If you look closely at the questions that go with the text, you can see that there are nine short questions that follow this pattern: a clue from the text question –> a background knowledge question –> a make the inference question. This pattern repeats itself three times. The questions are broken down into skills that guide students to make the inference. It will also help you diagnose the issue a student is having with the skill.

Step #2: Diagnose the problem using formative assessment

Formative Assessment: Formative assessment, formative evaluation, formative feedback, or assessment for learning (including diagnostic testing) is a range of formal and informal assessment procedures conducted by teachers during the learning process to modify teaching and learning activities to improve student attainment. [1]

Re-teaching is targeted instruction to address a student’s needs. Assessment will help identify that need. Breaking down the standard into clear, teachable skills means you can create a formative assessment that helps diagnose the skill or concept that’s causing difficulty for students. 

There are many formal and informal ways to assess students. Formative assessments can range from students rating their own understanding using hand gestures during whole-class discussion to more formal, written assessments that specifically address each skill.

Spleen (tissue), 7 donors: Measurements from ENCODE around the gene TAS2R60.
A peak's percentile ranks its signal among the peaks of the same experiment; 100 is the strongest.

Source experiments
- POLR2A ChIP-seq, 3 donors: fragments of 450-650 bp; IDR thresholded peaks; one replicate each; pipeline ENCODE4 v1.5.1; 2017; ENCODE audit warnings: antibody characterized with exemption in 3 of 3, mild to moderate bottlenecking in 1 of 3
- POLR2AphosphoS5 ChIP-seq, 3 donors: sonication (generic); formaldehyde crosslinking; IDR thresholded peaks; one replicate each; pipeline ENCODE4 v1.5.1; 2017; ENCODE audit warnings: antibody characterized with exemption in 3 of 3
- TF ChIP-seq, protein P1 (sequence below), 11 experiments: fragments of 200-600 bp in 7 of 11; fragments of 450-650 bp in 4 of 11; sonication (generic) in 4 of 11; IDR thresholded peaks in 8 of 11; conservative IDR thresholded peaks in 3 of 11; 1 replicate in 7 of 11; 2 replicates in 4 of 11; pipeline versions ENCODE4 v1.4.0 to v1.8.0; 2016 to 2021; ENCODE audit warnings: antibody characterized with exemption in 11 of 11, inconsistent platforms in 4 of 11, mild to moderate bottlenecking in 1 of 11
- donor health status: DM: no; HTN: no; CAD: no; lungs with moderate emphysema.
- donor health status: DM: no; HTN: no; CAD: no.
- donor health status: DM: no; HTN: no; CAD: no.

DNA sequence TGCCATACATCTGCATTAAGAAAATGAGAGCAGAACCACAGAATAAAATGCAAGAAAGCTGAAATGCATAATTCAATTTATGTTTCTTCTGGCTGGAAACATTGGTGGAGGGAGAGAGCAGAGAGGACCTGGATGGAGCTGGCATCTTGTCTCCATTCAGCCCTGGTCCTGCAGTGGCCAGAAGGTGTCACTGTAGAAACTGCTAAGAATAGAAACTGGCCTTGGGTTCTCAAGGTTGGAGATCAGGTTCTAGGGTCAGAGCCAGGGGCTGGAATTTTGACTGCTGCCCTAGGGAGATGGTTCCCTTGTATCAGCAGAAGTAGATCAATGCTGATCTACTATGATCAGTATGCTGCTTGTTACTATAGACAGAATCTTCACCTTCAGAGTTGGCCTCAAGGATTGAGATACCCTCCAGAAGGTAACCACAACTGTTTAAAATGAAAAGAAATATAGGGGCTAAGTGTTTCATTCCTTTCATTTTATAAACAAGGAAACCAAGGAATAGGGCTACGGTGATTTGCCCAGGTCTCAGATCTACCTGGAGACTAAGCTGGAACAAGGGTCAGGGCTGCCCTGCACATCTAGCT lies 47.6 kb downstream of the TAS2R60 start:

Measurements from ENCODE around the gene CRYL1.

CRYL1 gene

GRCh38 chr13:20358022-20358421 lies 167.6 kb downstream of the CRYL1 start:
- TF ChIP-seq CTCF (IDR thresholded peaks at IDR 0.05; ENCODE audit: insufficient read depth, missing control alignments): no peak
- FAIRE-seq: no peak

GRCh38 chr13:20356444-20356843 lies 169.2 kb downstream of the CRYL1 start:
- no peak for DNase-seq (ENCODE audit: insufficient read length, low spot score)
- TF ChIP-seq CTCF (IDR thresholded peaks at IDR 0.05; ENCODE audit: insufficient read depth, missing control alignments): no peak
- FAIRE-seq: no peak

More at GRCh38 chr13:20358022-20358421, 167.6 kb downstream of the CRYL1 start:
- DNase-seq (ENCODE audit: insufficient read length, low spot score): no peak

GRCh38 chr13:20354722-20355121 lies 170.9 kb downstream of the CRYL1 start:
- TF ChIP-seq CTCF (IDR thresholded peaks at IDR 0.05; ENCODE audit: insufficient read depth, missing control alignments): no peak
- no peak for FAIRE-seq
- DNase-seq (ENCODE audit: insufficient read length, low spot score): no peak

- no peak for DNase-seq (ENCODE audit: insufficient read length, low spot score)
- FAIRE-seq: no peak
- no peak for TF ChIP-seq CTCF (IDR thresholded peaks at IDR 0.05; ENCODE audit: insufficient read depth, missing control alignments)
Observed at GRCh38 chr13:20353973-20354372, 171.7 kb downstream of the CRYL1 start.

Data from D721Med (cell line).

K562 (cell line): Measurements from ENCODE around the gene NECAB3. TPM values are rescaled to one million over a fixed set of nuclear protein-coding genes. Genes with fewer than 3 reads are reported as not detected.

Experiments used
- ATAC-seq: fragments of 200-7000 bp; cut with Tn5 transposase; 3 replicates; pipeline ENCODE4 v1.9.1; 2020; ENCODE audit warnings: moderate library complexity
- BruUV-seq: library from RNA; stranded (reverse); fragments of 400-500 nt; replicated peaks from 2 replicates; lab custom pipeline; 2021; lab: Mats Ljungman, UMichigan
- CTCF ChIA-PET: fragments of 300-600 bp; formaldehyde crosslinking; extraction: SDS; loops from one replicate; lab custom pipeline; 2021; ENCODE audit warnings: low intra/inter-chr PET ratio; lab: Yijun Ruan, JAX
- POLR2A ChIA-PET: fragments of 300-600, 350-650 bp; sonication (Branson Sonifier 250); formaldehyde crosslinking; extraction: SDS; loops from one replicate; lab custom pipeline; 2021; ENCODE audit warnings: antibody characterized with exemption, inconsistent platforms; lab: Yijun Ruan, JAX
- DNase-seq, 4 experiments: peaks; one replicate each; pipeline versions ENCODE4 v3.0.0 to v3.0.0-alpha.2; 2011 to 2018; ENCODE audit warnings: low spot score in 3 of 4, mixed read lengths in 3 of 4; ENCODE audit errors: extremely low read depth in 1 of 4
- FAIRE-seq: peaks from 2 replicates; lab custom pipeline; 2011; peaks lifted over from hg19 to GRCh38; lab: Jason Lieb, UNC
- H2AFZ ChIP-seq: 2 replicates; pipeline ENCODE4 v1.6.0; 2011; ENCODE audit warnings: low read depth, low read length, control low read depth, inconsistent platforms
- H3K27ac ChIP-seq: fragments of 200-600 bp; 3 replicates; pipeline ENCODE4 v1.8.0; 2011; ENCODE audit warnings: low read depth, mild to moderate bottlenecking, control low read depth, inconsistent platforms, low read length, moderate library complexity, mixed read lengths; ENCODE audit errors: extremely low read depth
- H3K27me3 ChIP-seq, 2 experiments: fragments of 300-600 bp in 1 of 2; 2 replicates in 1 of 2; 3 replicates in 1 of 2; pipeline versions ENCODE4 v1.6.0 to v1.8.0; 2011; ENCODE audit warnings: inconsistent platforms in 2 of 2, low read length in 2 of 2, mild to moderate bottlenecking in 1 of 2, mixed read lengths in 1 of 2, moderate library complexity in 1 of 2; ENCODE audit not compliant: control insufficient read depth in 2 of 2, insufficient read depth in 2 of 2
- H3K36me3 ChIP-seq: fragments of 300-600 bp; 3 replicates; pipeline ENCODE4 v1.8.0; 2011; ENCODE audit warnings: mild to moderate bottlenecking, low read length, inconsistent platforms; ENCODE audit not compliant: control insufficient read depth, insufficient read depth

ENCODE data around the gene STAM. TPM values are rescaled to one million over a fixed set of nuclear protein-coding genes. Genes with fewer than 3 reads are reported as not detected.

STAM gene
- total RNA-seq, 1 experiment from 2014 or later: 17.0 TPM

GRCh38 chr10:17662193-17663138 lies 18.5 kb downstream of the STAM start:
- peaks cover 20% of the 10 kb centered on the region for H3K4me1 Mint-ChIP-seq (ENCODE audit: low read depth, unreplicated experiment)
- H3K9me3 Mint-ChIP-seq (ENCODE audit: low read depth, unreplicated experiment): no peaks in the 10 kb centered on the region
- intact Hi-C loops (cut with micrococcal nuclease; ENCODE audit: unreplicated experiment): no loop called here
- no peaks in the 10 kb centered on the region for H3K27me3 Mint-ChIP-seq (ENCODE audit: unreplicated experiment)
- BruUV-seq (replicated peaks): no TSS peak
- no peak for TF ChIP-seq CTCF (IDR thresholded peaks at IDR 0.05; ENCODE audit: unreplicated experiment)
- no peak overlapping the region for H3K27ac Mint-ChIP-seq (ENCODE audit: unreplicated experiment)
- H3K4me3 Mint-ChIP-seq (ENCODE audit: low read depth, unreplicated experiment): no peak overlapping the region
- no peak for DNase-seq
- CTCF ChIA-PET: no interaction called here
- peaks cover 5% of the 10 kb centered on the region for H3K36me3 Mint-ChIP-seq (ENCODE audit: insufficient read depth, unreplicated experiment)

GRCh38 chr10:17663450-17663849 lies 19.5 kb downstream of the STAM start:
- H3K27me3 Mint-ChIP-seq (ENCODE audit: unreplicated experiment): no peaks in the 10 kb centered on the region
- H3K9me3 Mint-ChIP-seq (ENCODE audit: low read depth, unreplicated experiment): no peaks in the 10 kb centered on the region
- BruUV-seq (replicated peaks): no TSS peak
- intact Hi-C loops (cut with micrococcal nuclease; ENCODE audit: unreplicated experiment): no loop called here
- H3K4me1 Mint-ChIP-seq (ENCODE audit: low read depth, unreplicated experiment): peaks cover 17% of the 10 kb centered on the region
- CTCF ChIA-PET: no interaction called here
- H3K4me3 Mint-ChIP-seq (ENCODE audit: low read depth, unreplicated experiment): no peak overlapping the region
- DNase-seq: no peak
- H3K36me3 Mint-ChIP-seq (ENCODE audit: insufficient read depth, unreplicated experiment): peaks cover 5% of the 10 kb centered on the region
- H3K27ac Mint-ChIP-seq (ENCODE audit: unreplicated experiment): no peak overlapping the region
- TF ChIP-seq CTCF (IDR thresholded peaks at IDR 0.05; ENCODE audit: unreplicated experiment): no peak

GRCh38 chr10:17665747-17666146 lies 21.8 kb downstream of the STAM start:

In addition to my differentiated reading passages and questions that are found in my intervention resources, I also include practice questions that are great to use as formative assessments.

In addition to practice questions, I include question stems. These questions stems come in a printable option for teachers or bookmarks for students. You can pass out the question stems as bookmarks for students to use or ask them these questions in a small-group setting. Question stems promote the use of open-ended questions, which incite thought, reflection, and connections. You can choose to ask the questions with the provided passages or with students’ just-right chapter books. 

Step #3: Group Students

When teaching your lesson to the whole class, it is very difficult to present the information in a way that’s optimal for every student. Grouping allows you to personalize your instruction in a way that best meets the needs of groups of particular students. In addition, working with small groups of students allows you to monitor students more closely to provide instant and individualized feedback.

Grouping students is really an art form in and of itself. Within the classroom, I tend to first group based on students’ self-reported level of understanding, observations, and other formative assessments. If I can further break apart groups of students who don’t understand the content, I try to group them to address a range of student learning needs, including: